Goethe University
Johann Wolfgang Goethe-Universität Frankfurt am Main
Former name
Königliche Universität zu Frankfurt am Main[1]
Established18 October 1914 (1914-10-18)[1]
Budget€ 715.3 Mio. (2020)[2]
ChancellorAlbrecht Fester[3]
PresidentEnrico Schleiff[4]
Vice-presidentBernhard Brüne, Michael Huth, Christiane Thompson, Ulrich Schielein[5]
Academic staff
3.631,8 (FTE, 2020)[2]
Administrative staff
2,082,9 (FTE, 2020)[2]
Students42,355 (2022)[6]
Undergraduates19,329 (2022)[6]
Postgraduates6,816 (2022)[6]
1,213 (2022)[6]
Other students
5,940 (teacher education) (2022)[6]
Campus Westend:
Theodor-W.-Adorno-Platz 1
, , ,

50°7′40″N 8°40′00″E / 50.12778°N 8.66667°E / 50.12778; 8.66667
CampusMultiple sites
Colours  Blue

Goethe University Frankfurt (German: Johann Wolfgang Goethe-Universität Frankfurt am Main[7]) is a public research university located in Frankfurt am Main, Germany. It was founded in 1914 as a citizens' university, which means it was founded and funded by the wealthy and active liberal citizenry of Frankfurt. The original name in German was Universität Frankfurt am Main.[8] In 1932, the university's name was extended in honour of one of the most famous native sons of Frankfurt, the poet, philosopher and writer/dramatist Johann Wolfgang von Goethe. The university currently has around 45,000 students, distributed across four major campuses within the city.

The university celebrated its 100th anniversary in 2014. The first female president of the university, Birgitta Wolff, was sworn into office in 2015,[9] and was succeeded by Enrico Schleiff in 2021.[10] 20 Nobel Prize winners have been affiliated with the university, including Max von Laue and Max Born.[11][12] The university is also affiliated with 18 winners of the Gottfried Wilhelm Leibniz Prize.[13]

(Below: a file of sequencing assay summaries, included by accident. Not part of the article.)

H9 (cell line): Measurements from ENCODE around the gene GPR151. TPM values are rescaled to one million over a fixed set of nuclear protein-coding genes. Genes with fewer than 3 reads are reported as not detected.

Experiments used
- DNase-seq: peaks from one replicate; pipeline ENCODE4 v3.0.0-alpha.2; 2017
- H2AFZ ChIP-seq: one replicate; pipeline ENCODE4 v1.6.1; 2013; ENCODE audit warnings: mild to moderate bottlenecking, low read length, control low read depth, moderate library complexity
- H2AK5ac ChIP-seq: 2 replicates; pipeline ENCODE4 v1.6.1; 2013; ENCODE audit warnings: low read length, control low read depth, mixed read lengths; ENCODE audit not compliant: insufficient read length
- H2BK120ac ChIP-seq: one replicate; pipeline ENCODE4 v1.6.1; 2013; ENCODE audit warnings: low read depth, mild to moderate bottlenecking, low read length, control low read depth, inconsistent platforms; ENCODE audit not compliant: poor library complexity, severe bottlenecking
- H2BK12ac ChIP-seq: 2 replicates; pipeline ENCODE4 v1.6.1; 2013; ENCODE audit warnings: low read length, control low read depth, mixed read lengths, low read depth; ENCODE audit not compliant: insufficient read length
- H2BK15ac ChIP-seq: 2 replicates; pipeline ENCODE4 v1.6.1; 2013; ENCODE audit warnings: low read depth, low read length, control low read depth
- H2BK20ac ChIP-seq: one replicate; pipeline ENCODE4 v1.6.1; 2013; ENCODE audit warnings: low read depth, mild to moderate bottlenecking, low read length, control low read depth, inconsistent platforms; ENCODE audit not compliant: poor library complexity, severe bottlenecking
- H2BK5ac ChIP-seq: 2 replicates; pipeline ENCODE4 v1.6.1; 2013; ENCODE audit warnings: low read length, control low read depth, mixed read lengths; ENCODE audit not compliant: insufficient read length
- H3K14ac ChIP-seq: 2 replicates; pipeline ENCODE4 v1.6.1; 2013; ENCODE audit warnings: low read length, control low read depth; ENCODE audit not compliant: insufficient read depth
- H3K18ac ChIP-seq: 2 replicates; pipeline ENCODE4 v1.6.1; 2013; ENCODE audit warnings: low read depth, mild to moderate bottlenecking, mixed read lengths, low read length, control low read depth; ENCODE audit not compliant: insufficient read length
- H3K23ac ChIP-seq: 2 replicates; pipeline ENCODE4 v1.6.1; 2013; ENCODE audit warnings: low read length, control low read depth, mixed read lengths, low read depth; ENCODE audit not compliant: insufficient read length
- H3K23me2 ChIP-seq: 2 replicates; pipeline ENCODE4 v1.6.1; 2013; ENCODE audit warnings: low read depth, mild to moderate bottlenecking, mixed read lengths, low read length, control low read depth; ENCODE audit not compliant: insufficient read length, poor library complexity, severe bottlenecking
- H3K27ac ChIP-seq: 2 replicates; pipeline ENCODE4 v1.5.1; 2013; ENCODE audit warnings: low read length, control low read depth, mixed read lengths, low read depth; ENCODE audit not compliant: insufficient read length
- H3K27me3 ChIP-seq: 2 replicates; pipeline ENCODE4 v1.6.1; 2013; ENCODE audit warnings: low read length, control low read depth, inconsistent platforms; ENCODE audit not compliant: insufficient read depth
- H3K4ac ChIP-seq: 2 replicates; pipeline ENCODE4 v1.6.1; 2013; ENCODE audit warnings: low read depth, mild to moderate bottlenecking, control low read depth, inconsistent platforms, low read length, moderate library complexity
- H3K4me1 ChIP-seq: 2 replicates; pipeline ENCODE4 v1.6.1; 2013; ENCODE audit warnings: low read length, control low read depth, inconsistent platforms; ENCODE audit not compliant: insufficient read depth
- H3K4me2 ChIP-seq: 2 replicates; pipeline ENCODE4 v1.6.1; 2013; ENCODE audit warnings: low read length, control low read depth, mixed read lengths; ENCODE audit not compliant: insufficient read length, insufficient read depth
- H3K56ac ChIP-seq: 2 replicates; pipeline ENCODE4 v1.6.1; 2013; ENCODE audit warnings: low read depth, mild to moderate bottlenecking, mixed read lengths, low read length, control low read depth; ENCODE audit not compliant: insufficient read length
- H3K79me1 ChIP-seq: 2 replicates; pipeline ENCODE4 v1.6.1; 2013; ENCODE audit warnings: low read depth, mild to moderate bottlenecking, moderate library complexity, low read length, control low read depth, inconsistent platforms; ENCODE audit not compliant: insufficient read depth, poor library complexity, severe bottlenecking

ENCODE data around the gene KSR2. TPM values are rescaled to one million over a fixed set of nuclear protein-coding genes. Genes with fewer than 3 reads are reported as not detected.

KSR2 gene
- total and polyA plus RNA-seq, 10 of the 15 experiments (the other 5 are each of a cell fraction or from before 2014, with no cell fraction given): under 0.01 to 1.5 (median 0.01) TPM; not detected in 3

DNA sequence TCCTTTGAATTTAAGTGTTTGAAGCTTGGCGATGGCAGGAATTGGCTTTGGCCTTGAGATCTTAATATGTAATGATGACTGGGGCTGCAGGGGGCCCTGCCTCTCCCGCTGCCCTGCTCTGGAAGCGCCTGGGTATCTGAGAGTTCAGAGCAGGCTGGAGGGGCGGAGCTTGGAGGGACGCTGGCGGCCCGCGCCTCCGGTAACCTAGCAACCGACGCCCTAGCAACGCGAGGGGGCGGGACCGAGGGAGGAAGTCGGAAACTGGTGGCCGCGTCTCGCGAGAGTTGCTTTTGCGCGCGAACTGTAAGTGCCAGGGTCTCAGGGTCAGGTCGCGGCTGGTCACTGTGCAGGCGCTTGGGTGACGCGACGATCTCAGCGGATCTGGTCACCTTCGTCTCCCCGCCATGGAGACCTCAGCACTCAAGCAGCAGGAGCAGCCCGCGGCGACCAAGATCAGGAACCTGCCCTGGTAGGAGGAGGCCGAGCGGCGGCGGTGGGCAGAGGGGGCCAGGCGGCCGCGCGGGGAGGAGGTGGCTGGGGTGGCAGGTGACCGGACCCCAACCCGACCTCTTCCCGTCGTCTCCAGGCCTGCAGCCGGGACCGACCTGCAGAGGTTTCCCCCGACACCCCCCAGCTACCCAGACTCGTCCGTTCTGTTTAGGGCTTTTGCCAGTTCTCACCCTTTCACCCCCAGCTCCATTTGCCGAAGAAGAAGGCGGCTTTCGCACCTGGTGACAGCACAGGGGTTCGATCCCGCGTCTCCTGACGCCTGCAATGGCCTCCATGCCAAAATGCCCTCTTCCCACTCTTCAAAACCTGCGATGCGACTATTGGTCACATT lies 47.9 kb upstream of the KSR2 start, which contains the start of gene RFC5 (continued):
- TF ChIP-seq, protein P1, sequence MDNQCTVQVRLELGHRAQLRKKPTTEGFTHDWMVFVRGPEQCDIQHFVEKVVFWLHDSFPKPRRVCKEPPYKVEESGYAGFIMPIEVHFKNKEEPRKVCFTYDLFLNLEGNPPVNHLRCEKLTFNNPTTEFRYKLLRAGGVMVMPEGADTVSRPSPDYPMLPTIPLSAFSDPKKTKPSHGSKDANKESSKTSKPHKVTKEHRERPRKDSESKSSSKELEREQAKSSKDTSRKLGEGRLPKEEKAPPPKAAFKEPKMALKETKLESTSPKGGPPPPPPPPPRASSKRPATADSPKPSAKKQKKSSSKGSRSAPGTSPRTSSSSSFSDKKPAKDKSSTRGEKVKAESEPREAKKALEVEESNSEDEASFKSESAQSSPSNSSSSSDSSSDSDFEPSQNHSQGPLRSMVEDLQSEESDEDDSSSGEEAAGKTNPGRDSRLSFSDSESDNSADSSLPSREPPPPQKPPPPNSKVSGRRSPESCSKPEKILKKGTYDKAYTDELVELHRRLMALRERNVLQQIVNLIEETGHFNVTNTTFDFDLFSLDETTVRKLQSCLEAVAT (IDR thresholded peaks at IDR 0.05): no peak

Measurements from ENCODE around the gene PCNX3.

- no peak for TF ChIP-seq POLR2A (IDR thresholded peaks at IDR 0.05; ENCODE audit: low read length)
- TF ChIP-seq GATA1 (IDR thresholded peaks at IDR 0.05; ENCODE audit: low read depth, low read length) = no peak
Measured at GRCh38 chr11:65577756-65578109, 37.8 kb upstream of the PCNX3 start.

Goethe University is part of the IT cluster Rhine-Main-Neckar. The Johannes Gutenberg University Mainz, the Goethe University Frankfurt and the Technische Universität Darmstadt together form the Rhine-Main-Universities (RMU).


Campus Bockenheim (in 1958)

The historical roots of the university can be traced back as far as 1484,[14] when a City Council Library was established with a bequest from the patrician Ludwig von Marburg. Merged with other collections, it was renamed City Library in 1668 and became the university library in 1914.[15] Depending on the country, the date of foundation is recorded differently. According to Anglo-American calculations, the founding date of Goethe University would be 1484. In Germany, the date on which the right to award doctorates is granted is considered the founding year of a university.

The modern history of the University of Frankfurt can be dated to 28 September 1912, when the foundation contract for the "Königliche Universität zu Frankfurt am Main" (Royal University at Frankfurt on the Main) was signed at the Römer, Frankfurt's town hall. Royal permission for the university was granted on 10 June 1914, and the first enrollment of students began on 16 October 1914. Members of Frankfurt's Jewish community, including the Speyer family, Wilhelm Ralph Merton, and the industrialists Leo Gans and Arthur von Weinberg donated two thirds of the foundation capital of the University of Frankfurt.

The university has been best known historically for its Institute for Social Research (founded 1924), the institutional home of the Frankfurt School, a preeminent 20th-century school of philosophy and social thought. Some of the well-known scholars associated with this school include Theodor Adorno, Max Horkheimer, and Jürgen Habermas, as well as Herbert Marcuse, Erich Fromm, and Walter Benjamin [citation needed]. Other well-known scholars at the University of Frankfurt include the sociologist Karl Mannheim, the philosopher Hans-Georg Gadamer, the philosophers of religion Franz Rosenzweig, Martin Buber, and Paul Tillich, the psychologist Max Wertheimer, and the sociologist Norbert Elias [citation needed]. The University of Frankfurt has at times been considered liberal, or left-leaning, and has had a reputation for Jewish and Marxist (or even Jewish-Marxist) scholarship [citation needed]. During the Nazi period, "almost one third of its academics and many of its students were dismissed for racial and/or political reasons—more than at any other German university" [citation needed]. The university also played a major part in the German student movement of 1968.